Meanwhile, the price index for intermediate unprocessed goods rose 1.6 in July, after falling 3.3% in June, falling 5.1% in May, rising a revised 3.1% in April, but after falling a revised 0.4% in March (which had been reported as a 2.3% price increase as recently as two months ago)….that was as the July price index for crude energy goods rose 2.8% as crude oil prices rose 10.9%, while the price index for unprocessed foodstuffs and feedstuffs fell 0.2% as a 16.1% decrease in producer prices for slaughter hogs and a 7.6% decrease in producer prices for alfalfa hay were partially offset by a 10.3% increase in producer prices for corn….at the same time, the index for core raw materials other than food and energy materials rose 1.9%, as wastepaper prices rose 6.3% and prices for nonferrous metal ores rose 5.5%…this raw materials index is still 10.4% lower than a year ago, as the year over year change on this index has been negative all year…

Lastly, the price index for services for intermediate demand fell 0.2% in July, after rising 0.2% in June, being unchanged in May, rising a revised 0.2% in April,  a revised 0.5% in March, being unchanged in February, rising 0.2% in January, and rising 0.1% in December and in November…the price index for intermediate trade services was 0.8% lower, as margins for intermediate paper and plastic product wholesalers fell 6.1% and margins for intermediate machinery and equipment parts and supplies wholesalers fell 2.2%…on the other hand, the index for transportation and warehousing services for intermediate demand rose 0.3%, as the intermediate index for courier, messenger, and U.S. postal services rose 0.8% and the price index for pipeline transportation of petroleum products rose 3.6%…meanwhile, the core price index for intermediate services less trade, transportation, and warehousing fell 0.1%, as the index for business loans (partial) fell 3.7% and the intermediate index for traveler accommodation services fell 3.6% while the price index for waste collection rose 3.5%….over the 12 months ended in June, the year over year  price index for services for intermediate demand, which has never turned negative on an annual basis, is still 2.0% higher than it was a year ago…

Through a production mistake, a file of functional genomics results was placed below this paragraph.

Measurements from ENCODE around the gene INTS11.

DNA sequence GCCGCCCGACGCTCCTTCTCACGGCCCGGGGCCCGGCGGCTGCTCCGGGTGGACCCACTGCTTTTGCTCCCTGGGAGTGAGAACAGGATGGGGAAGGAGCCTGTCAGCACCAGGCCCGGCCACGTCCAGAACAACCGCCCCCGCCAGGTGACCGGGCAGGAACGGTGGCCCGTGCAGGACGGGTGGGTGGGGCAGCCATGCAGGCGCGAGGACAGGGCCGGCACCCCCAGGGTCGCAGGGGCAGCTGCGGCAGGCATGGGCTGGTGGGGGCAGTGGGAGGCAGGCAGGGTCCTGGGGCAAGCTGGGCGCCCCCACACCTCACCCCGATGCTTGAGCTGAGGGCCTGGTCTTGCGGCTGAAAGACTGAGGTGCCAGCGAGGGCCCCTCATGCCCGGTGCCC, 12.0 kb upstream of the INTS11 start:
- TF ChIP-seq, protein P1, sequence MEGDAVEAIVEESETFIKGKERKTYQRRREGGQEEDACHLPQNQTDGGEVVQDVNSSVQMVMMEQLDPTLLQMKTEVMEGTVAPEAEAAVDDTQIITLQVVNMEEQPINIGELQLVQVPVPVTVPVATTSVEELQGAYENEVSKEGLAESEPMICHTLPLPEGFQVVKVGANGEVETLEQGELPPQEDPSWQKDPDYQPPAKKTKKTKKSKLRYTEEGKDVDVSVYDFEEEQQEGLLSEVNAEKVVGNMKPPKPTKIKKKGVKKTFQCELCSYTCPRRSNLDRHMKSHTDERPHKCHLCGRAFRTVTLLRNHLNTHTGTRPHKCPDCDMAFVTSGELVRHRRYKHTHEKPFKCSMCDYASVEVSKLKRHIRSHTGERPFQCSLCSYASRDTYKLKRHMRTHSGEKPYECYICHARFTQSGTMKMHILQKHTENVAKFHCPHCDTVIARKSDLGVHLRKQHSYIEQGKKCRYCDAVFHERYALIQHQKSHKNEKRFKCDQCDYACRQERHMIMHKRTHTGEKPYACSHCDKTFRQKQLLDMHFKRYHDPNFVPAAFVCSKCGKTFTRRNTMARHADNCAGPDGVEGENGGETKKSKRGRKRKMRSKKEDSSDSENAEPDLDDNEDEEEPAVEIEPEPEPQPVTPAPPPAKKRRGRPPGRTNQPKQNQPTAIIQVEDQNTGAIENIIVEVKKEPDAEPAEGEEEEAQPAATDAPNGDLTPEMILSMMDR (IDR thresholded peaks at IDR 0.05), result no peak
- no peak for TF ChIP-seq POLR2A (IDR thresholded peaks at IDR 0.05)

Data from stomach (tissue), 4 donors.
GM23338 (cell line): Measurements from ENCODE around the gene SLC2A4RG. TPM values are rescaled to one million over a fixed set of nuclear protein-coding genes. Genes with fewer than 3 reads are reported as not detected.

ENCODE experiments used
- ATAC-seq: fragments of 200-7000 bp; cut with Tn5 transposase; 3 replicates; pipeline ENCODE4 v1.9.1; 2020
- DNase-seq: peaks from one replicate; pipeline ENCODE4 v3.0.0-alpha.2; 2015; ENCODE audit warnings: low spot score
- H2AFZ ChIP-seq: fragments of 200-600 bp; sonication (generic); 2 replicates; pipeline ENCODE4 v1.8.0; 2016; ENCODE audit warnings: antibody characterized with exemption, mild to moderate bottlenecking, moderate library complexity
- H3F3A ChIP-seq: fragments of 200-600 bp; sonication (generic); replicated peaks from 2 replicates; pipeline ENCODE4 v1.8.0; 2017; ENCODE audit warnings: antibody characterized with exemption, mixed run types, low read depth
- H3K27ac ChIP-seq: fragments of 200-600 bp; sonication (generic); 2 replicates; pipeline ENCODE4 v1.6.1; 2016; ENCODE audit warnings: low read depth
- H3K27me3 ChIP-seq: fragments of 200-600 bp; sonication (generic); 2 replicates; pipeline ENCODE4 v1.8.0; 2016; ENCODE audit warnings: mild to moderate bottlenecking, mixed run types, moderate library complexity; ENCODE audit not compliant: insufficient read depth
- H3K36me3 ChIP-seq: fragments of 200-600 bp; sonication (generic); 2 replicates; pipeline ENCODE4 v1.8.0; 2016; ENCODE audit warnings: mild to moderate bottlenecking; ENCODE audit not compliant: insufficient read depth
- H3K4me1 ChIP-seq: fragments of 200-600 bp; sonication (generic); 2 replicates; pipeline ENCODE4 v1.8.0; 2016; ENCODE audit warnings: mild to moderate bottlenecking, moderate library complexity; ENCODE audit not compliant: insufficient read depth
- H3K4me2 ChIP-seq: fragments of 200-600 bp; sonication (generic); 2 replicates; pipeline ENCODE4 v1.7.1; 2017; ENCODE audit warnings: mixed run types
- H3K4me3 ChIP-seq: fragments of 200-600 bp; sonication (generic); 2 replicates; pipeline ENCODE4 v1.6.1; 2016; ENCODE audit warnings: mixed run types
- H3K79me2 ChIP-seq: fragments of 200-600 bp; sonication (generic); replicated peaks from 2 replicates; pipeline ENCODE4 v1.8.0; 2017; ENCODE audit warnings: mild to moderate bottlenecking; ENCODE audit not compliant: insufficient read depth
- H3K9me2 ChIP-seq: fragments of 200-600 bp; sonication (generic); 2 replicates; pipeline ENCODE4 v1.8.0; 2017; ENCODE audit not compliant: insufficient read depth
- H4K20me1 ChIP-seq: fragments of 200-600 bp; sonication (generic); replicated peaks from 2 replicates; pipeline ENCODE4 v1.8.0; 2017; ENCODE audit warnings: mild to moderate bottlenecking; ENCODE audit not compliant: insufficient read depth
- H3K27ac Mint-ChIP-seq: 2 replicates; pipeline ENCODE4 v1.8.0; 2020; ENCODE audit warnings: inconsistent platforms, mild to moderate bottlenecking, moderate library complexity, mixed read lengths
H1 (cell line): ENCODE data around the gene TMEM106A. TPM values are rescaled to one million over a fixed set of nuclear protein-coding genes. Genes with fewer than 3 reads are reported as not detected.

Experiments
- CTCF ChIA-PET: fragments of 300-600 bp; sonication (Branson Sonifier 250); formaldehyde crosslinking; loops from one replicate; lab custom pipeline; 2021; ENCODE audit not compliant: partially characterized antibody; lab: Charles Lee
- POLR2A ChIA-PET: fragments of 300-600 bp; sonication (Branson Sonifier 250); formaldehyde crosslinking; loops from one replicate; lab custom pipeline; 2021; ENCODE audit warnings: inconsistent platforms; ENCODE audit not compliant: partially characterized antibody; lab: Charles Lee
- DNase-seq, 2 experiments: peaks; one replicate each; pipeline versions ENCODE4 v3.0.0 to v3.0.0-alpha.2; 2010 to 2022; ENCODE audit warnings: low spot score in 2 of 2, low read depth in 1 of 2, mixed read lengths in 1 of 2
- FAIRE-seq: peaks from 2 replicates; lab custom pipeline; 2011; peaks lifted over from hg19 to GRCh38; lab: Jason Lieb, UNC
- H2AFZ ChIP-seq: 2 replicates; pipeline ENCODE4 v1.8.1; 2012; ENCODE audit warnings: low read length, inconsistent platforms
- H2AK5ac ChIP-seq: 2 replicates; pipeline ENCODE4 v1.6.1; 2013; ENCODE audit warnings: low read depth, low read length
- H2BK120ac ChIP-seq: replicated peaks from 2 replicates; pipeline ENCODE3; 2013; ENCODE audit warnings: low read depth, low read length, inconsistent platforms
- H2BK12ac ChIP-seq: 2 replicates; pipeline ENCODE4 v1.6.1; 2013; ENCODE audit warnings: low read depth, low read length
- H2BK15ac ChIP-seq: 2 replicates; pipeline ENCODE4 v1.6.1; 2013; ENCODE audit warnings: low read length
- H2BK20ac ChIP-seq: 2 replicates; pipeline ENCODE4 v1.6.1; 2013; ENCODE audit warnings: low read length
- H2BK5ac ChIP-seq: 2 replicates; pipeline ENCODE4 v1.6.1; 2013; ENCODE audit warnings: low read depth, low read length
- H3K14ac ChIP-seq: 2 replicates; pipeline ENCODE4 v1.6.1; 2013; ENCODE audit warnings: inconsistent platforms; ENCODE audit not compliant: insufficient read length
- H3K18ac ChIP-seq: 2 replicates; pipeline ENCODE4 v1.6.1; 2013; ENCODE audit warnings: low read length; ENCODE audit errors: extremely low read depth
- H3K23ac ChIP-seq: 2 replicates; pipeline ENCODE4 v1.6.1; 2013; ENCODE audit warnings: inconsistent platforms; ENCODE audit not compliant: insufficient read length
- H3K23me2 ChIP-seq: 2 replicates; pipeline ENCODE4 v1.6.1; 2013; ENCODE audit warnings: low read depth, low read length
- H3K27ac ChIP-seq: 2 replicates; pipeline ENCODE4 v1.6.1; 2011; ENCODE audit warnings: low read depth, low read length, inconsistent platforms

Job Openings Lower in June; Hiring, Layoffs, and Job Quitting Also Down

The Job Openings and Labor Turnover Survey (JOLTS) report for June from the Bureau of Labor Statistics estimated that seasonally adjusted job openings fell by 36,000, from 7,384,000 in May to 7,348,000 in June, after May job openings were revised higher, from 7,323,000 to 7,384,000…June jobs openings were also 0.6% lower than the 7,393,000 job openings reported in June a year ago, as the job opening ratio expressed as a percentage of the employed fell from 4.7 in May to 4.6% in June, and was also down from the 4.7% rate in June of a year ago…the greatest drop in June job openings was in bars and restaurants, where openings fell by 81,000 to 835,000, while job openings in retail rose by 73,000 to 888,000 (see table 1 for details on other categories of job openings)…like most BLS releases, the press release for report is easy to understand and also refers us to the associated table for the data cited, which are linked at the end of the release…